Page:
Several countries, including France, have promised to redirect part of their Special Drawing Rights to African economies. But the continent, which sees nothing coming, is beginning to get impatient.
They were to be effective aid for low-income countries, especially at the time of the Covid-19 pandemic. But have the Special Drawing Rights (SDRs) really achieved their objectives? Nothing is less sure. Created in 1969, the SDRs, from the International Monetary Fund (IMF), are, according to the NGO ONE, “international reserve assets which supplement the foreign exchange reserves of IMF member countries”. The movement specifies that these SDRs can be exchanged for currencies, in particular in the event of a monetary crisis.
On the side of the IMF, it is insisted on the fact that “the SDR is not a currency, nor does it constitute a claim on the IMF. On the other hand, it represents a virtual claim on the freely usable currencies of IMF member countries”.
Aid for… rich countries
In May 2021, in the midst of a global pandemic, French President Emmanuel Macron had, at the height of the summit on the financing of African economies, promised to review the SDR mechanism. A few months later, the IMF Board of Governors approved a new SDR allocation of $650 billion.
But despite the encouragement of the French Head of State, African countries have actually benefited little from the revision of this mechanism. As the IMF points out, “it is proportionally, according to their IMF quota, that the countries receive the allocation”. In other words, if African countries are the ones that need SDRs the most, it is the richest countries that benefit from them. Africa must share 33 billion dollars. The CEMAC (Economic and Monetary Community of Central Africa) zone, for example, received only $1,5 billion.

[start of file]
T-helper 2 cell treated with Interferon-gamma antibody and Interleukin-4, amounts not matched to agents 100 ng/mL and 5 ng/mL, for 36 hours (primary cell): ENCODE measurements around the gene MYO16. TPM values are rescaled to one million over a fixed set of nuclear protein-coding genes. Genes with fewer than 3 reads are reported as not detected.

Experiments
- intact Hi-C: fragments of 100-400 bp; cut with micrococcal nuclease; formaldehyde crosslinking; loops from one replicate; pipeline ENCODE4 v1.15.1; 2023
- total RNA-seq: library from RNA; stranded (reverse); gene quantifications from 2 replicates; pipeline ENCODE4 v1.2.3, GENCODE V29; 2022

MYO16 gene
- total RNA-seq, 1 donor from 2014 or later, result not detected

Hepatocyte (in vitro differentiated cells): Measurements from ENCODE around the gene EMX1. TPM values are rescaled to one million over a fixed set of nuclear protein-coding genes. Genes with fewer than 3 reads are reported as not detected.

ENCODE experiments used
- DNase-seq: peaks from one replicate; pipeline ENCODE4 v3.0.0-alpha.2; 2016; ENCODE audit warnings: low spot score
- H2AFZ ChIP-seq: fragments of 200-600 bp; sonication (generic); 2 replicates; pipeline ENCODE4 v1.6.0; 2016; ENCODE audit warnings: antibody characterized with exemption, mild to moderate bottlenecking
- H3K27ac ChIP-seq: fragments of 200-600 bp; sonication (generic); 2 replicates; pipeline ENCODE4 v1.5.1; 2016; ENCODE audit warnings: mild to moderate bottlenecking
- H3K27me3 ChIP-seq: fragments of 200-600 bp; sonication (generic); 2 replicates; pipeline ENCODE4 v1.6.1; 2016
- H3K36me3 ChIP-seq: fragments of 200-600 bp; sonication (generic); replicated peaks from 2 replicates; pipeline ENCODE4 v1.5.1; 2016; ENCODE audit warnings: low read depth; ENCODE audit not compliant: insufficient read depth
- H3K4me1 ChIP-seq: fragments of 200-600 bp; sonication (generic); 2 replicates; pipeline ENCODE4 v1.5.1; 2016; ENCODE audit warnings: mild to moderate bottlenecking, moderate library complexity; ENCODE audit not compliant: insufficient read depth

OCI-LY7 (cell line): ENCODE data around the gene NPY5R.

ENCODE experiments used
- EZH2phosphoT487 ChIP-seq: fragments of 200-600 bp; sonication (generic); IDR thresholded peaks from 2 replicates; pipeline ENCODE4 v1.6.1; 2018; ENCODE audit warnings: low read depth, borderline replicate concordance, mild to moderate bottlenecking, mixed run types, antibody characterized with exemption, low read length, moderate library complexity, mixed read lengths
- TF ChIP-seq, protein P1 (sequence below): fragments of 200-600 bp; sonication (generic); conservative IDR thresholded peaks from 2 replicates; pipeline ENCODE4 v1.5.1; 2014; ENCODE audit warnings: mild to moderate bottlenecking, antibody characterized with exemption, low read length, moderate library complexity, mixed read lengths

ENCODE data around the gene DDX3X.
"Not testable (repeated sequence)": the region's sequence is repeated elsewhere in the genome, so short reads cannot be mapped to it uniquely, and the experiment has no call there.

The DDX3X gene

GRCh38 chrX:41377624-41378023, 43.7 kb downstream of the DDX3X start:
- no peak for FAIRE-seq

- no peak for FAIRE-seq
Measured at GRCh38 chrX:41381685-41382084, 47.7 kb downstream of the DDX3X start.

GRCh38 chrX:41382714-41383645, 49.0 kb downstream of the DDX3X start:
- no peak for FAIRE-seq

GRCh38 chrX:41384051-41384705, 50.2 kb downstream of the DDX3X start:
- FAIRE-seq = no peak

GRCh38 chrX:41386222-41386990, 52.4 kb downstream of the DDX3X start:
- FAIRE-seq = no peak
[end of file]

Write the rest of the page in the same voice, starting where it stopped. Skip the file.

Africa hopes for 100 billion dollars
We are far from the 100 billion hoped for today by the continent, which would come from France, which had made a commitment to reallocate 20% of its SDRs for the benefit of African economies. Problem: not easy to find how to get out these sums without the financial balance sheet of the Banque de France suffering.
This April 25, the French president will have to provide an answer. A ministerial meeting of CEMAC and France is indeed being held in Paris. And the SDRs will be at the heart of the debates. Paris must now find the solution: how to return its share of SDRs to Africa? If loans seem to be an interesting option for France, for Africa, on the other hand, the pill will be difficult to pass.
Last year, the IMF announced the creation of the Resilience and Sustainability Trust Fund (RST), whose objective will be to collect the SDRs that the rich countries want to redirect to the poorest countries, then redistribute them. .
While waiting for the legal issues to finally be settled, Africa is patiently waiting for France and the rich countries to keep their commitments. But after the health crisis and while the war in Ukraine does not stop, patience is starting to wear thin.